'The ladies ought to have
at least three nights in the week':
women and Victorian Turkish baths



This is a single frame, printer-friendly page taken from

one of the linked parts of an article published on Malcolm Shifrin's website

Victorian Turkish Baths: their origin, development, and gradual decline


Original illustrated page with notes and links



6: Attitudes to privacy, nudity, and exercise

Not everyone thought that prices alone were responsible for there being fewer women bathers than men. ‘Penelope’ suggested in the Rochdale Times that,

there is something contrary to feminine instinct in the gregarious nature of a public Turkish bath. We like such things best at home, or at all events at some bathing establishment where we may be residing for a time…

Penelope’s solution was the portable Turkish bath which was, she confirmed, easily assembled at home.

Robert Owen Allsop, the only architect to write extensively on the bath, understood that many British women, unlike their French counterparts at Aix-les-bains, preferred not to get undressed or take showers in communal areas.

‘In ladies’ baths,’ he wrote, ’more privacy must be observed. Each lady bather should have a private dressing and reposing room, even if only formed by dwarf wooden partitions,’ and ‘private shampooing recesses’ should be formed with partitions of wood and ‘obscure glass.’

But many women probably swam naked in the plunge pools, just as the men did. For although there are numerous references to ‘full loose robes,’ or ‘a kind of toga…descending from the shoulders’, no other garments are ever mentioned, however detailed the description of the bathing process.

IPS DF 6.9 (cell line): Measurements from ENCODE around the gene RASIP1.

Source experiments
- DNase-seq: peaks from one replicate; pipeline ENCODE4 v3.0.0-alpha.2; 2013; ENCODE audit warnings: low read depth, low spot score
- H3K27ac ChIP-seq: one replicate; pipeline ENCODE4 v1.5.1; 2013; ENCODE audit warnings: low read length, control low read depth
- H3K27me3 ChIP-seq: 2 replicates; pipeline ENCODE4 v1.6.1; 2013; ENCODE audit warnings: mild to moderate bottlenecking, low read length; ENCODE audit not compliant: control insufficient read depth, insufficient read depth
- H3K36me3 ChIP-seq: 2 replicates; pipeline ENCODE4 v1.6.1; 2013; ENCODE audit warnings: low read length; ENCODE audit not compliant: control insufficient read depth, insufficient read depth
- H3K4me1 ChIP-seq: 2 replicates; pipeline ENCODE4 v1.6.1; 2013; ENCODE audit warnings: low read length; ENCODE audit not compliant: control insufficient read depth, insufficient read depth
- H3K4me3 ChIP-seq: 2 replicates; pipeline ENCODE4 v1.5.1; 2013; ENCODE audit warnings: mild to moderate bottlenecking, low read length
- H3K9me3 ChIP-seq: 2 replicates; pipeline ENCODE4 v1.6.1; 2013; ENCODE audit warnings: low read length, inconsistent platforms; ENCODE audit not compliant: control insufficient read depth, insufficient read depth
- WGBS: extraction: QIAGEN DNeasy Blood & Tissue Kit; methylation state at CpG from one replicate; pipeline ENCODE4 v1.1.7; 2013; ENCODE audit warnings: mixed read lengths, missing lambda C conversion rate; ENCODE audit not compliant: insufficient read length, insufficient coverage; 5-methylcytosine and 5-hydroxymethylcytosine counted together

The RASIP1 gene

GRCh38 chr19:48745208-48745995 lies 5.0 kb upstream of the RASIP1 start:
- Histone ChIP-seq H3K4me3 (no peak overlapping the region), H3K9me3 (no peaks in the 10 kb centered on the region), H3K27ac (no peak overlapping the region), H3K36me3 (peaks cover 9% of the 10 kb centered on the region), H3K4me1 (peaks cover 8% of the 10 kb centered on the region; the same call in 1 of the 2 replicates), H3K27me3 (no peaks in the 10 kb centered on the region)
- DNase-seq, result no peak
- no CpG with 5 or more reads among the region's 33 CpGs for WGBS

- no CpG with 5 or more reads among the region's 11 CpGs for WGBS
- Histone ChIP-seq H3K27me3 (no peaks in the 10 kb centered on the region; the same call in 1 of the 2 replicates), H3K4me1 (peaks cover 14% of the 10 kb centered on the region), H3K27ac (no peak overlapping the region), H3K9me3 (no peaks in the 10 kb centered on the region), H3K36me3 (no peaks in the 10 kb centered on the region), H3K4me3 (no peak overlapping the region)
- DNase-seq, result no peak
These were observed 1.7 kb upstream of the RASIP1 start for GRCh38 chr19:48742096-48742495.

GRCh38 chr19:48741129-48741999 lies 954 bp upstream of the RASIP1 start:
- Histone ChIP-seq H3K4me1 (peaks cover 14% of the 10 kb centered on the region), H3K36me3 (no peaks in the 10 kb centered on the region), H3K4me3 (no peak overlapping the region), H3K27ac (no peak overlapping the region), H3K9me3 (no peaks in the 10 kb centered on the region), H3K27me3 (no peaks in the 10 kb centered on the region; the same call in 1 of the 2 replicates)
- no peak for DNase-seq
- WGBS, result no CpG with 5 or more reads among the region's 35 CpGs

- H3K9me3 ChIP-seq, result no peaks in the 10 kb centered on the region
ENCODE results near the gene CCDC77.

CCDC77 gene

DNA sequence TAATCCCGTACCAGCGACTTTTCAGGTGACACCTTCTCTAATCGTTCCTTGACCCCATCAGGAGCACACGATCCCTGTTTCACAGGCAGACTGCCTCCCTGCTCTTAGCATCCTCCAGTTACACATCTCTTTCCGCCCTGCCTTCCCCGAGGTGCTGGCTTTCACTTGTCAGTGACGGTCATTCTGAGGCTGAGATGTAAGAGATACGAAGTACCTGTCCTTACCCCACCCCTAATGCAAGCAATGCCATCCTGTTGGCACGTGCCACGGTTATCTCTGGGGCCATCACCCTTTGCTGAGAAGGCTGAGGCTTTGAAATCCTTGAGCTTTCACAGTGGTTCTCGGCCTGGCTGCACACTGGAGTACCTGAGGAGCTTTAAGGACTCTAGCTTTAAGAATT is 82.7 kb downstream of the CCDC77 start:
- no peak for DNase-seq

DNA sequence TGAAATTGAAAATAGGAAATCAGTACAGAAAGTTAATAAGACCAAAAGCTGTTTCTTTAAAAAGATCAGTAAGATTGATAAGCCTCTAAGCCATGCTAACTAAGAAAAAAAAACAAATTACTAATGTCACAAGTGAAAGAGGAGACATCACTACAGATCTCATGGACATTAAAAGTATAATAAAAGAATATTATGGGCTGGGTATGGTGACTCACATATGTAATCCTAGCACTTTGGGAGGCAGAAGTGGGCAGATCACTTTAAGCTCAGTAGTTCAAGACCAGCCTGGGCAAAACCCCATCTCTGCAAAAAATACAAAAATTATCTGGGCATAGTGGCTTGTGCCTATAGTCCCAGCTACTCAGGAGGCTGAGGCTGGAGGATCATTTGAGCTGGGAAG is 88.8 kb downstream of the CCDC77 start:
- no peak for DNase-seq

But in suggesting that ‘a plain, circular bath with steps around’ would be appropriate because in ‘ladies’ baths… the true dive does not pertain,’ Allsop was clearly unaware of the active female membership of the burgeoning mid-1880s swimming clubs.

The typical male view was still that women should never undertake physical exercise or exert themselves in any way. As the pseudonymous author of a booklet espousing the bath declared in 1858, ‘to ladies, to invalids, and men of business, whose sedentary occupations preclude the possibility of healthful exercise,’ the Turkish bath was ‘an inestimable boon.’

Proprietors reinforced such attitudes, unimaginatively parroting each other. In 1895, Joseph Constantine reprinted advice written several years earlier ‘by a medical man’:

Ladies need these baths even more than gentlemen, and are more benefited by them, owing to their being more confined to the house and not getting so much exercise in the open air as men do.

Incredibly, this was reprinted almost word for word nearly 80 years after it was first written, in a booklet published by Derby Council in 1964—the Swinging Sixties.

7: The Victorian Turkish bath and women's health



The original page includes thumbnail pictures which can be enlarged.
All the enlarged images, listed and linked below, can also be printed.

Century at home

The delight of bathing

Be Clean !!!

Connecting to the gas

Woman reading in a cabinet bath

Showering in a public area

Male and female cooling-rooms at the Nottingham Hammam

Maud and friends visit the Turkish bath: 1

Top of the page


All complete pages,
with images, footnotes,
glossary & bibliography,
can be reached from the

Printer-friendly single frame
versions of all text pages
(and from them, all images)
can be reached from the

You can bookmark this page

Home Page

You can print this page

Site map

Victorian Turkish Baths: their origin, development, and gradual decline

Comments and queries are most welcome and can be sent to:


The right of Malcolm Shifrin to be identified as the author of this work has been asserted by him
in accordance with the Copyright, Designs and Patents Act 1988